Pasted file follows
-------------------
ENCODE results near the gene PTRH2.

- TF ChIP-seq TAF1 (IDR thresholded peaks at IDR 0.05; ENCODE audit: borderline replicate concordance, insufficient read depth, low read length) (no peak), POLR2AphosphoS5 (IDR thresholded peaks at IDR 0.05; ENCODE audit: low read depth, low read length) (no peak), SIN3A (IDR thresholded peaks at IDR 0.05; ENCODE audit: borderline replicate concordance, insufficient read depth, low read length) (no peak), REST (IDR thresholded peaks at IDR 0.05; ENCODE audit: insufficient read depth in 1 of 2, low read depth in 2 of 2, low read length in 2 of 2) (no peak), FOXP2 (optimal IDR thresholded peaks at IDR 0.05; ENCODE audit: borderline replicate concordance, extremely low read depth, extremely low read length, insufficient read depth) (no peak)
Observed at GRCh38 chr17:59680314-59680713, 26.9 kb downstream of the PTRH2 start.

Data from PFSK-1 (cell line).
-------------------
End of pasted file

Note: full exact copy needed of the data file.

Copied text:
ENCODE results near the gene PTRH2.

- TF ChIP-seq TAF1 (IDR thresholded peaks at IDR 0.05; ENCODE audit: borderline replicate concordance, insufficient read depth, low read length) (no peak), POLR2AphosphoS5 (IDR thresholded peaks at IDR 0.05; ENCODE audit: low read depth, low read length) (no peak), SIN3A (IDR thresholded peaks at IDR 0.05; ENCODE audit: borderline replicate concordance, insufficient read depth, low read length) (no peak), REST (IDR thresholded peaks at IDR 0.05; ENCODE audit: insufficient read depth in 1 of 2, low read depth in 2 of 2, low read length in 2 of 2) (no peak), FOXP2 (optimal IDR thresholded peaks at IDR 0.05; ENCODE audit: borderline replicate concordance, extremely low read depth, extremely low read length, insufficient read depth) (no peak)
Observed at GRCh38 chr17:59680314-59680713, 26.9 kb downstream of the PTRH2 start.

Data from PFSK-1 (cell line).